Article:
4. Pinyo says:

    Since you already burn your feed through feedburner, it’s an easy task. When you are ready to make the switch, just go to feedburner, and select “Edit Feed Details…”

    Change the “Original Feed” information from Blogspot to WordPress feed.

  5. […] If you haven’t decide on moving to self-hosted WordPress, then this post must give you some clues why you should immediately have your own self-hosted WordPress : Why Did You Choose Self-Hosted WordPress? […]

  6. Ian says:

    I went with wordpress because I was looking to expand my blogging efforts, for more flexibility than blogger offered, and then I found a hosting deal that made up my mind for me.

  7. Lisa says:

    Thanks, Pinyo. I didn’t think it could be that easy-


  8. I didn’t. WordPress is entirely to strict, blogger doesnt give a Crap. I will do blogger until i get more design skills. Great blog though. If i had your skills i would be on wordpress. I always seem to break tos some how. Well i guess thats why i read your blog, to get better. 🙂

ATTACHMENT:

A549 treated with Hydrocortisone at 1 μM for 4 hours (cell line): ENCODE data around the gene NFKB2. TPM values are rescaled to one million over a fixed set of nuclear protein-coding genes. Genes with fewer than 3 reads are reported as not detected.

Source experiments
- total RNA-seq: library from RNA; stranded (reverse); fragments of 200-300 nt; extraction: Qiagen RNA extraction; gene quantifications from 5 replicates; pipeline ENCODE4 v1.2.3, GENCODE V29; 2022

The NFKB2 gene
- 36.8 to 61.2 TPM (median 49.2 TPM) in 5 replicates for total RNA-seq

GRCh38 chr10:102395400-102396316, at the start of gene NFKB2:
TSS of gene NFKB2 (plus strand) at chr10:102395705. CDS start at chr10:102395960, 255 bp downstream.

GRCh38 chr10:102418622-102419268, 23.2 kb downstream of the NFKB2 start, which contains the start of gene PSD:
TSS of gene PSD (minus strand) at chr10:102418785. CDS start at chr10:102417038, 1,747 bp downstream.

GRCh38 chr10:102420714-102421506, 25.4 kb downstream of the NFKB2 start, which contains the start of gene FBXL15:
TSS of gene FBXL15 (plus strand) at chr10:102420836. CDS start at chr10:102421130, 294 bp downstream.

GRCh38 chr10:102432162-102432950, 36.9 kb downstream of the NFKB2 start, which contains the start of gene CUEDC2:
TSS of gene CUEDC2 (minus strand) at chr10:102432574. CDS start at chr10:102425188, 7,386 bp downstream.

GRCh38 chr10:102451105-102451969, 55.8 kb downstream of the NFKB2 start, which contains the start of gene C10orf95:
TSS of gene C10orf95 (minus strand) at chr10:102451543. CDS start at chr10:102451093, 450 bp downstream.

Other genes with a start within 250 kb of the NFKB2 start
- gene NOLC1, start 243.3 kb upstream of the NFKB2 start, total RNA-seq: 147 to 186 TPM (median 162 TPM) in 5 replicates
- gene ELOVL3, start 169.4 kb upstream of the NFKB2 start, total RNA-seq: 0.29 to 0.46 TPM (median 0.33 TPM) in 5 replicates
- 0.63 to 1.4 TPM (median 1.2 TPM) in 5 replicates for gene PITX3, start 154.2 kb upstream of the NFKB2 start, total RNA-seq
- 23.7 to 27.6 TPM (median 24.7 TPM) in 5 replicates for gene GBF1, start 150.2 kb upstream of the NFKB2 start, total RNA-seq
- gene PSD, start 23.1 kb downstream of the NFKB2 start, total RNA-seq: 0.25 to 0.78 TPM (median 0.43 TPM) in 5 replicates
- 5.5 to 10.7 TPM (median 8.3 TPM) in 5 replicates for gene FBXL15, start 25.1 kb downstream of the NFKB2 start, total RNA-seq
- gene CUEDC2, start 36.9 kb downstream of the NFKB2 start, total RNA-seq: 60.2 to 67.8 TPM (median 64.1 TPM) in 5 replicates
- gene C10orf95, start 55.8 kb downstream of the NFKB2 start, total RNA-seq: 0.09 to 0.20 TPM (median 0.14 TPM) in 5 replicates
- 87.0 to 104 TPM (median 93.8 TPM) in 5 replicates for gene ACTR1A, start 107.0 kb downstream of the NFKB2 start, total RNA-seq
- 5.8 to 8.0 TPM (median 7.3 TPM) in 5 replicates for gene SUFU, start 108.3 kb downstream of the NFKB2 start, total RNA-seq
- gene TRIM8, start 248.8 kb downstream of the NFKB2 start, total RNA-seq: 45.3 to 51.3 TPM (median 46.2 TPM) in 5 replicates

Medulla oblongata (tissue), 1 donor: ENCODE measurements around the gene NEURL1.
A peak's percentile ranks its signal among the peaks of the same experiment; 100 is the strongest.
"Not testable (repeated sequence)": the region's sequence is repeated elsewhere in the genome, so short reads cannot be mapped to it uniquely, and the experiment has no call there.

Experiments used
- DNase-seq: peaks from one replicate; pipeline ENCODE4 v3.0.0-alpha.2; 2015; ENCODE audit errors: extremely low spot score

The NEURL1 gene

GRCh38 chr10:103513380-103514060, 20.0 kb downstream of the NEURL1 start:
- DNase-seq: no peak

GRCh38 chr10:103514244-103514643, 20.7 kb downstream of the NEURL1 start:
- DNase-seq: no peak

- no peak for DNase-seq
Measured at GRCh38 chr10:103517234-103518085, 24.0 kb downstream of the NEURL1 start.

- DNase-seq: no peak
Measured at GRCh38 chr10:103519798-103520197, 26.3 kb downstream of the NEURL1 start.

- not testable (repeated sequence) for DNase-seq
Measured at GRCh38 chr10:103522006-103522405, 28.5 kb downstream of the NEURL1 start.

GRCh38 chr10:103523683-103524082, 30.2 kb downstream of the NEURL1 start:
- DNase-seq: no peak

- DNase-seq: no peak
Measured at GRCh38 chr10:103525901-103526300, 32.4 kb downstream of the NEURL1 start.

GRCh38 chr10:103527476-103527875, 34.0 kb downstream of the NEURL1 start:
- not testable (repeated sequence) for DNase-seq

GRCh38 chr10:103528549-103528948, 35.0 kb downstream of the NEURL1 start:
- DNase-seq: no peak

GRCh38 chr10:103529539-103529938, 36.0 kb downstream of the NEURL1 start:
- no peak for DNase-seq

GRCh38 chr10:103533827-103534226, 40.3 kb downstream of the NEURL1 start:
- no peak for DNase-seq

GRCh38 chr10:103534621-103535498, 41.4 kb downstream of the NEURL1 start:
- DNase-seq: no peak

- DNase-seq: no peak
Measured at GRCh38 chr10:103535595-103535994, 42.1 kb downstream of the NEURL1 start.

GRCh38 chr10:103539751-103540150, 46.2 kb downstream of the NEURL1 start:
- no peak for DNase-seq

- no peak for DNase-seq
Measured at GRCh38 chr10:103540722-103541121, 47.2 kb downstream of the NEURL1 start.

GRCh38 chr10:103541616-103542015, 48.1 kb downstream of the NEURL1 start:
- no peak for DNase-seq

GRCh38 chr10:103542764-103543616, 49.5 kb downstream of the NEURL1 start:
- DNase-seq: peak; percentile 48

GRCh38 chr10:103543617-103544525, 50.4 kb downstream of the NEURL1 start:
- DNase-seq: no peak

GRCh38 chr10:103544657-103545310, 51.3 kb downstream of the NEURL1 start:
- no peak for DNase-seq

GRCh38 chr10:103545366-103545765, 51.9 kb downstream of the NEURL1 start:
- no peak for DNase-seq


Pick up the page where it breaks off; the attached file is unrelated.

9. Rob Lewis says:

    I decided on self-hosted WordPress because of the control it gave me – luckily, I came from a more technical background, having coded websites and written PHP for a while, so I enjoyed playing with it and working out what it can do.

    There are also many plugins written for it, which makes adding new functionality a breeze (with the newest version plugin upgrades have become really simple).

    Before WordPress I had dabbled with Textpattern, but didn’t find it as intuitive or as extensible. It’s been WordPress all the way since.

  10. bbgoyal says:

    for the last some time, i am thinking to start my blog. but i have apprehensions in my mind as to whether wordpress is the best? though my mind heavily weighs for it.

  11. Pinyo says:

    In my opinion, WordPress is the best blogging platform — bar none.